I would hope (call me a "cock-eyed optimist)" that in 2013, given all we've seen and experienced in the last year, we might have a different vision for the future.  A vision in which those who purvey violent/vengeful movies or video games might lose their audience (can't Tanantino make a point without a lot of blood?).  A vision in which fear is trumped by hope and justice.
      A vision in which the so-called"fiscal cliff" is seen as being a manipulative, and power-grabbing and fear-baiting, as the Mayan apocalypse.
      I believe in hope.  Join me in protecting the innocents.

Hopeful for the New Year,

Chaplain Gary

*This may be true for the Assyrians as well, but the point isn't as clear.

Friday, December 21, 2012

The End Is . . . . . Hmmmm?

      I was never sure when, on 12/21/12, the world was supposed to end.  So, I thought I'd better hedge my bets and send this out anyway so that folks who've come to expect something on Friday afternoons weren't disappointed.  Of course, if you're reading this on Saturday the 22nd or later, then the expected (by some) cataclysm passed you by.  Given all of the worry (hype?) about the Mayan calendar over the last many months, the cynical among us might think that there was a commercial tie-in.  All I could find, however, in searches on "Mayan Calendar" and "economics" was that the calendar predicted our economic collapse (many doomsday sites!).  That, and that canned goods have been flying off the shelves in Russia, making Russian grocers happy.  But assuming we're all still here, the only possible explanation is that someone was wrong about the Mayan calendar/prediction.
      I, for one, don't think the Mayans were wrong; they simply weren't predicting the end of the world.  The best analysis I've heard about their calendar is that the Mayans understood history or the cosmos functioning in a cyclical manner.  And, that all that was going to happen today, is that one cycle would end, and another begin.  Kind of like our current sense of whatever happens every year at midnight December 31/January 1, or when the odometer in a car starts over at 00000000.  Or, as I've experienced at milestone birthdays:  the next day I still put on my pants one leg at a time.  So . . . who was wrong?  I trust I don't have to answer that!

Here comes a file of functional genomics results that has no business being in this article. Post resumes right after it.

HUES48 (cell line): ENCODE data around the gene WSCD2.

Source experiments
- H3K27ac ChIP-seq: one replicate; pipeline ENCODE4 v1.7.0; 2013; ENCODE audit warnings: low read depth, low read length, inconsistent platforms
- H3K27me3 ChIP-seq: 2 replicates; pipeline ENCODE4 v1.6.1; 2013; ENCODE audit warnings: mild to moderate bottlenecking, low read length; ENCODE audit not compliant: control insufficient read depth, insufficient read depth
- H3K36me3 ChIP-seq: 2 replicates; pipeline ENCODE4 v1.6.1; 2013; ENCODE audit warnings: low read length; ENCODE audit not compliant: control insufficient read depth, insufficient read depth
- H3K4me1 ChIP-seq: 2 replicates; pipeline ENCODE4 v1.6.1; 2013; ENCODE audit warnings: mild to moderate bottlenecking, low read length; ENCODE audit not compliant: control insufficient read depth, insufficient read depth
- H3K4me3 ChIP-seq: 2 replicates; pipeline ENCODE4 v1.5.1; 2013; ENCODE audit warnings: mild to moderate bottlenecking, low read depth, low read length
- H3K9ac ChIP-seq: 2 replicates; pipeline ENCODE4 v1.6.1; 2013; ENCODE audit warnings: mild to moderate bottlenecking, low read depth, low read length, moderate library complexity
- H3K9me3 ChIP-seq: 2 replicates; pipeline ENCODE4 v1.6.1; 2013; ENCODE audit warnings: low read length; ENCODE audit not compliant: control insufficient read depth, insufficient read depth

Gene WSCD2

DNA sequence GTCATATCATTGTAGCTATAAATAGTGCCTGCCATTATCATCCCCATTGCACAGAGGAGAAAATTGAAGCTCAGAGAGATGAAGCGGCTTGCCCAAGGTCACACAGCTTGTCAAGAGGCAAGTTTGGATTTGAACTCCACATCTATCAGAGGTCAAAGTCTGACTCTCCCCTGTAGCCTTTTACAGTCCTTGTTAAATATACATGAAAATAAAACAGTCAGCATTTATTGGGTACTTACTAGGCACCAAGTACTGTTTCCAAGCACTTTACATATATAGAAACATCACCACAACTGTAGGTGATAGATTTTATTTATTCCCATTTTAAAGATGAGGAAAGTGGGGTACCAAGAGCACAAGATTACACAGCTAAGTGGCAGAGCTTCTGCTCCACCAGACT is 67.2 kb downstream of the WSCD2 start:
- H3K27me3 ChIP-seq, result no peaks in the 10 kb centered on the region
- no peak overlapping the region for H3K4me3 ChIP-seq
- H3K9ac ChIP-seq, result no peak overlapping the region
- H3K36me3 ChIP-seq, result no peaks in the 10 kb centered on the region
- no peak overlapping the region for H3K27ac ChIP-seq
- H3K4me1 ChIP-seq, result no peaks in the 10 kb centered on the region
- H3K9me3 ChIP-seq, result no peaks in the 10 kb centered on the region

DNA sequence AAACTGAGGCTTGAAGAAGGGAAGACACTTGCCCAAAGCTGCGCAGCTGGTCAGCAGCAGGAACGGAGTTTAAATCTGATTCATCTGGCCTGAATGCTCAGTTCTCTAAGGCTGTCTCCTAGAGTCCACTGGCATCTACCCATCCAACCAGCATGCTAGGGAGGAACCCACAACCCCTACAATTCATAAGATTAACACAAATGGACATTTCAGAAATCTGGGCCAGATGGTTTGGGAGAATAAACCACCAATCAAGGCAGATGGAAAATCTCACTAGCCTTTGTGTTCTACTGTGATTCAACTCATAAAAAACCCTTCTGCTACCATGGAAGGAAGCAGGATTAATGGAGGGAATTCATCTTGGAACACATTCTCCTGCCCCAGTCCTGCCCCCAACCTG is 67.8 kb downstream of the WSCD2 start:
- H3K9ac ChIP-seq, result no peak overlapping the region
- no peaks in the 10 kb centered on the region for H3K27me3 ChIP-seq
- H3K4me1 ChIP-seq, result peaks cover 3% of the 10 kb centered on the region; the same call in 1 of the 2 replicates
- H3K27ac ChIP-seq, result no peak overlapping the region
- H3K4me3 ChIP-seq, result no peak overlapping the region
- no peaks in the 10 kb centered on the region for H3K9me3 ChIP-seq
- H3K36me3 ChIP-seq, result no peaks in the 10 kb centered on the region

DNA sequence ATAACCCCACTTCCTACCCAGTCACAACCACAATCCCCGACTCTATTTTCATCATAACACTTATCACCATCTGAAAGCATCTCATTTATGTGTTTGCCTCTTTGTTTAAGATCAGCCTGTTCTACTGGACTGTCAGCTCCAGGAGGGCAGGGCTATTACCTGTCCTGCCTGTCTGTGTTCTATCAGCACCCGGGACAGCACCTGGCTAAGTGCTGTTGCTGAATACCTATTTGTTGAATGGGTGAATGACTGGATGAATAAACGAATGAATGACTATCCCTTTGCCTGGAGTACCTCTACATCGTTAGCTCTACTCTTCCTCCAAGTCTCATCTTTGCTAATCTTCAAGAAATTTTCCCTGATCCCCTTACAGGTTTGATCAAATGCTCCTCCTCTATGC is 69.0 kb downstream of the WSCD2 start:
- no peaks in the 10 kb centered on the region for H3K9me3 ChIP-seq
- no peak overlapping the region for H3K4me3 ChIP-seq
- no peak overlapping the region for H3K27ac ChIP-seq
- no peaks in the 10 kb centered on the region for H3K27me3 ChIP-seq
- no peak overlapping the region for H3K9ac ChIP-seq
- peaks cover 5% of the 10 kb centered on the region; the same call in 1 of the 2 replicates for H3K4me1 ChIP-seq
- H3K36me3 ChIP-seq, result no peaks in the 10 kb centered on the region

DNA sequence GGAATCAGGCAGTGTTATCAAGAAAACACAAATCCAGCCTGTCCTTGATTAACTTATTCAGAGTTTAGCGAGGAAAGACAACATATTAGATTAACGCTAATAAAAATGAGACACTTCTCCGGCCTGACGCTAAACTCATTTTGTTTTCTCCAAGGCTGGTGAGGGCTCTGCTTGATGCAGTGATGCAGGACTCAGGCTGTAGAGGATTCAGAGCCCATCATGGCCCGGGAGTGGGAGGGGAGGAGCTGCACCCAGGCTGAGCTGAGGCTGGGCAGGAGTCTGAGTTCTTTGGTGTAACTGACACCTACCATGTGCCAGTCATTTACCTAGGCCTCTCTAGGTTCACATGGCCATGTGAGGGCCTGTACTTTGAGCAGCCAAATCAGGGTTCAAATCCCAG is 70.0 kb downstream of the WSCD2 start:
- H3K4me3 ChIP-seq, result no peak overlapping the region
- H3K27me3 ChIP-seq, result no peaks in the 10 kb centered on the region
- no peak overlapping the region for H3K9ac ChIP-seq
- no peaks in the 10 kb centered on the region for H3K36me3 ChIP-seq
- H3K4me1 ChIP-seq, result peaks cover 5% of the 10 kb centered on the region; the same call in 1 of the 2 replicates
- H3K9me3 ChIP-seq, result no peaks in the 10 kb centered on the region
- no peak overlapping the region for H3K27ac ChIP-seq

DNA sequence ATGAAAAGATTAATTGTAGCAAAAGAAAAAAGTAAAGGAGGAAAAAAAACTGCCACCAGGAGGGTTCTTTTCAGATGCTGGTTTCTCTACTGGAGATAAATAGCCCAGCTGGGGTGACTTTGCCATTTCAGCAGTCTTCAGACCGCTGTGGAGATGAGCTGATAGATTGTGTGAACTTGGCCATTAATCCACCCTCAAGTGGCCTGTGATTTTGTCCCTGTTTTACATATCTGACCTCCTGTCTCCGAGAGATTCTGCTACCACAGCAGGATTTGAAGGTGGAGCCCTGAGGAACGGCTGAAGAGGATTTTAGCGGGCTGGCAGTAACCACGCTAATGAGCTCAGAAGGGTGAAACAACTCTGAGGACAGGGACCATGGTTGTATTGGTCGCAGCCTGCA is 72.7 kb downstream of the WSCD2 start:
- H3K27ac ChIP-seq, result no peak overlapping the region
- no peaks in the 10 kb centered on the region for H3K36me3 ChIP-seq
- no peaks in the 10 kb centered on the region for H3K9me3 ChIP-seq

This has, however, given me reason to think again about our fascination with end-of-the-world, apocalyptic predictions.  We can easily recall Mr. Harold Camping's prediction that everything would come crashing to a close on May 21st (and then October 21st), 2011. Thousands of folks believed him and sold everything in advance of their being spirited (raptured) away from the earth just in time to avoid a global catastrophe.  He backed away from his predictions after they failed to happen, saying that he'd miscalculated.  In other words, he was wrong.  And he was wrong, I would say, because he probably wanted to believe he was right!
     And so it has ever been.  For whatever reasons (and I'm sure there are good psychological reasons), we want to believe we are right, and we will often bend whatever evidence we have to support our position.  One of the main themes that runs through the biblical material -- both in the Hebrew scriptures as well as the New Testament -- is that there seems to be a constant battle between "false prophets" and those God actually appoints.  (This website will give you ALL the examples you'd want to see, as well as the "motives" of the false prophets).  Those false prophets were "successful" in that they told people what they wanted to hear; they confirmed their listeners desire to be "right".